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Learning language and doing critical literacy at the same time: issues facing NESB students in the mainstream secondary classroom

By Jennifer H. Alford


As one of eight states and territories in Australia, Queensland is responsible for its own educational policies and practices. Critical Literacy is now included in the state curricular design as a pedagogical platform (rather than an adjunct or optional course). This is a welcome initiative here after years of a transmission style of literacy in which students have been encouraged to reproduce conventions of language in use (genres) without questioning the dominant assumptions and values underpinning texts. Once considered renegade and of suspect political association (Muspratt et al 1997), CL has been instated as orthodoxy in mainstream documents such as the Queensland trial pilot Syllabus in Senior English (Nov. 1999). The version of CL presently endorsed in this trial Syllabus and associated school-based work-programs, encourages senior English students (aged between 15 & 18 yrs) to explore varying reading and author positions and the social and cultural influence of Discourses (sic). It should be noted here that the term Discourse in the Syllabus and in this paper is that defined by James Gee : "Discourses are ways in which people co-ordinate and are co-ordinated by language, other people, objects, times and places, so as to take on particularly socially recognisable identities." (Gee 1996, p. 131)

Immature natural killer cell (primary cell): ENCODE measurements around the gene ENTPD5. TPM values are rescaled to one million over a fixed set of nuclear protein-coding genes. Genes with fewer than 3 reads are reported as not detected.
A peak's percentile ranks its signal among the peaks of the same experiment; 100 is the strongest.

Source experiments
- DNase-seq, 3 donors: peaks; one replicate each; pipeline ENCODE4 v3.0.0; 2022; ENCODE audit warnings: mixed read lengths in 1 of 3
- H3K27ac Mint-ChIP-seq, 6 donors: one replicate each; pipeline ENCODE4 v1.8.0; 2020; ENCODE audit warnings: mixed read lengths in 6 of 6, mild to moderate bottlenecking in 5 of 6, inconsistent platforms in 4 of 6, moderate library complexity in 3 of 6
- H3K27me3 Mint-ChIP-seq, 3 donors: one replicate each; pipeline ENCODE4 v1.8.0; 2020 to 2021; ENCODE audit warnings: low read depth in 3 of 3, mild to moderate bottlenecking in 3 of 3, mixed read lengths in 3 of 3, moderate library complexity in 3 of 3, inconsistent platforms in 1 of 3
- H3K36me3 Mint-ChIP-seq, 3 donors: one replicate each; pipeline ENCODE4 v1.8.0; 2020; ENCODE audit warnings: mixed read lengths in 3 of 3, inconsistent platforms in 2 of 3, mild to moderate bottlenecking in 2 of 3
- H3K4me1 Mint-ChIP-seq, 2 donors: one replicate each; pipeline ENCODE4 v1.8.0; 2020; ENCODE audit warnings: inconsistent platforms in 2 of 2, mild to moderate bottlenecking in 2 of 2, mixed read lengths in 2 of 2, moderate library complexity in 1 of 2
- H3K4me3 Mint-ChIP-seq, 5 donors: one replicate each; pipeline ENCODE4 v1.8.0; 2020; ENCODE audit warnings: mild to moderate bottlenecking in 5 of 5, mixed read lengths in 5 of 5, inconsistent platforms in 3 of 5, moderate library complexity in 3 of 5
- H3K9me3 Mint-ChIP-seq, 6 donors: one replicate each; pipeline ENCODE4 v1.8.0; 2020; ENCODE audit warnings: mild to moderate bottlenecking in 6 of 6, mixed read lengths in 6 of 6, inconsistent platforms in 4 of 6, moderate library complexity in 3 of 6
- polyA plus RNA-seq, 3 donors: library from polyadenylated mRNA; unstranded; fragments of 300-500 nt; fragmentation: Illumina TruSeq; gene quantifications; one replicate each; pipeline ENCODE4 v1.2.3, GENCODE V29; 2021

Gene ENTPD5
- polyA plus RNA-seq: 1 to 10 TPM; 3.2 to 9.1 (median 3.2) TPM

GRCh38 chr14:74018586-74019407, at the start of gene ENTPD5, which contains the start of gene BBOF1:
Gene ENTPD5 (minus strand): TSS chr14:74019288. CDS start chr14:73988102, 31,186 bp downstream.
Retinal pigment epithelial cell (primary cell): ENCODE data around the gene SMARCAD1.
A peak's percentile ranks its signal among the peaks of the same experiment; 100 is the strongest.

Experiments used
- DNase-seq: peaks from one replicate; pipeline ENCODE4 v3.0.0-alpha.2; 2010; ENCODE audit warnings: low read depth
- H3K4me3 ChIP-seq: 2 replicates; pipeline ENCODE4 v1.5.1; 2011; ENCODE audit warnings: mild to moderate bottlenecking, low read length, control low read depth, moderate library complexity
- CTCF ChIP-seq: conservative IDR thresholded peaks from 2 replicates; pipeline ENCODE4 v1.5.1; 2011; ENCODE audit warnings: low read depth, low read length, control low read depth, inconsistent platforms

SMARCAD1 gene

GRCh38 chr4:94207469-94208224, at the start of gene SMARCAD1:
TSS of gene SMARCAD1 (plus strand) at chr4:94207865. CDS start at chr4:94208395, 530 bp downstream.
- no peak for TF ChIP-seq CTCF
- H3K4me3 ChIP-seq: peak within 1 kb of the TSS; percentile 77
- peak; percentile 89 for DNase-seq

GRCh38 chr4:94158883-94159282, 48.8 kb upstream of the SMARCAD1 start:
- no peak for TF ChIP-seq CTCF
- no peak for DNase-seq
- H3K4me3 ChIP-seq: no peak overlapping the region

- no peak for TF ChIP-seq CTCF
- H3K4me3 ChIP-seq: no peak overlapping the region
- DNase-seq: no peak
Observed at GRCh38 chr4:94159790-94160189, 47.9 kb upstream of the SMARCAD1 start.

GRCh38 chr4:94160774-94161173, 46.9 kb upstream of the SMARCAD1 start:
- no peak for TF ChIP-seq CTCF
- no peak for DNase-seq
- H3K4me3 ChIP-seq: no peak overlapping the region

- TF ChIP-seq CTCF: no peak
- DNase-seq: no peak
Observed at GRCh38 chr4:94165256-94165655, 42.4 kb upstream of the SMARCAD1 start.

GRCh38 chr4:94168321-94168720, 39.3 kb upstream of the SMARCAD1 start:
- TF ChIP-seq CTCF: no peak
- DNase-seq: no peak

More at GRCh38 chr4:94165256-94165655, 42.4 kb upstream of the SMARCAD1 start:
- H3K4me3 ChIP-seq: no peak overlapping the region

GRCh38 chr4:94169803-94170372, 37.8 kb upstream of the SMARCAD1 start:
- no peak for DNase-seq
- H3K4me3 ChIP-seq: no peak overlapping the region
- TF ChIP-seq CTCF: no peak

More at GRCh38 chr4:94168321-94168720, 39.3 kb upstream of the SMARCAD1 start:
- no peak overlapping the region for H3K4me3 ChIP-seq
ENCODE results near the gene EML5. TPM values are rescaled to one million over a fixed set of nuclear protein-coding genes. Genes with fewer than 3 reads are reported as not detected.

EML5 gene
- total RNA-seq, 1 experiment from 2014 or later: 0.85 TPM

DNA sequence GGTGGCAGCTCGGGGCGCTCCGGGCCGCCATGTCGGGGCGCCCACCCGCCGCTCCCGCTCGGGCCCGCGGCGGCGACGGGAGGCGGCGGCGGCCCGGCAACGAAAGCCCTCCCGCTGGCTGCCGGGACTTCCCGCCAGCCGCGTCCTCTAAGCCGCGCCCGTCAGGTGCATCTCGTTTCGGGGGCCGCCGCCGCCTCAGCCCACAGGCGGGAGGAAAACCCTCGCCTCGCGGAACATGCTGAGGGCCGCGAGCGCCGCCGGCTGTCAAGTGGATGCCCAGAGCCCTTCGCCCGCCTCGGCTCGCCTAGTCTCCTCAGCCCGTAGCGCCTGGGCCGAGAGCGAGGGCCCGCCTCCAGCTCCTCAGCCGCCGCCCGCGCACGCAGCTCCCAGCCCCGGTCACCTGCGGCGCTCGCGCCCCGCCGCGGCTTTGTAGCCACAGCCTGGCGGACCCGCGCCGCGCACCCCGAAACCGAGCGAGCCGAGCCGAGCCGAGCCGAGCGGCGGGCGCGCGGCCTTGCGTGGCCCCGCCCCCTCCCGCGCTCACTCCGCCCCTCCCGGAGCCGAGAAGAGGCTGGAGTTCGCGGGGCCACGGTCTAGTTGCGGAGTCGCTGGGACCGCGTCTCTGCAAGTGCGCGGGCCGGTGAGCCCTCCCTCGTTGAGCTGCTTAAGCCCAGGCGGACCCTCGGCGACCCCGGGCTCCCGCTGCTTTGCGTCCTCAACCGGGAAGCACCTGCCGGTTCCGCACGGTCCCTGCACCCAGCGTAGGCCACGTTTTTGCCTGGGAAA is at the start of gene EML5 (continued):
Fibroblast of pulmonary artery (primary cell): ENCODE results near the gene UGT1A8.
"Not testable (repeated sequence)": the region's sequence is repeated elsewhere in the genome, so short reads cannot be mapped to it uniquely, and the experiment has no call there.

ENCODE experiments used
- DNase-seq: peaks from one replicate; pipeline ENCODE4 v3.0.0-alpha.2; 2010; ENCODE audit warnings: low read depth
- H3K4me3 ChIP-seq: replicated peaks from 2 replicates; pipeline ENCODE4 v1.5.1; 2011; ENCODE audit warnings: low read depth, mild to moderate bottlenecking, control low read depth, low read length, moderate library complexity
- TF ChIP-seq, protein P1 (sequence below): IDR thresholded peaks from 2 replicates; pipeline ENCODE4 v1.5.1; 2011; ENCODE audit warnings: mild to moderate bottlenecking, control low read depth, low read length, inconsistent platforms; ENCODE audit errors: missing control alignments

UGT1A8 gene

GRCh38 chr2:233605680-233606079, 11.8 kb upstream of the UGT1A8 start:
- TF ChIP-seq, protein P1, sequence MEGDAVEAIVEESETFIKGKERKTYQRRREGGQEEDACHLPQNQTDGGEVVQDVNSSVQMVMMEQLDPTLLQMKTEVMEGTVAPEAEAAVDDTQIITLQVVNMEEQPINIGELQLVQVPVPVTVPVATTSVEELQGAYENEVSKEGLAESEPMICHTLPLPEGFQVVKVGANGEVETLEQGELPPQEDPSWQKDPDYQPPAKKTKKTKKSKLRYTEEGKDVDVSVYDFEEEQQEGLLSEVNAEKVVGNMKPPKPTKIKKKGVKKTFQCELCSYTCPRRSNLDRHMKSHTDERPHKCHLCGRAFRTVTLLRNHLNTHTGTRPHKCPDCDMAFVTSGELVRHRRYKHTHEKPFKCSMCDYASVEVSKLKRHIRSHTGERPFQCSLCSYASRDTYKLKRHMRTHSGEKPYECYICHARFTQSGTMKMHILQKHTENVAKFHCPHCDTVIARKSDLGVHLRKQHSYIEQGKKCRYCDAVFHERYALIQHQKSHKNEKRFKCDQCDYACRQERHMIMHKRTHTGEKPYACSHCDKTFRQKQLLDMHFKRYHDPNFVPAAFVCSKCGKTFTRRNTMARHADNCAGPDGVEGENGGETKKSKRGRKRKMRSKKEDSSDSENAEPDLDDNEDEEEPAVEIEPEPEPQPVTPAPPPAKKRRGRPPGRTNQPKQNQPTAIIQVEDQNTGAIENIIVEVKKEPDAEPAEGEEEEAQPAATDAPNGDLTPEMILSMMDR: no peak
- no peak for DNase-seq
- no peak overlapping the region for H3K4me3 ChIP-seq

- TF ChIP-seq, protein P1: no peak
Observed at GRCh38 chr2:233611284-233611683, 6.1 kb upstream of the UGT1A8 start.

Topics: 200401 Applied Linguistics and Educational Linguistics, 200405 Language in Culture and Society (Sociolinguistics), Critical Literacy, ESL, second language teaching
Publisher: International Reading Association
Year: 2001
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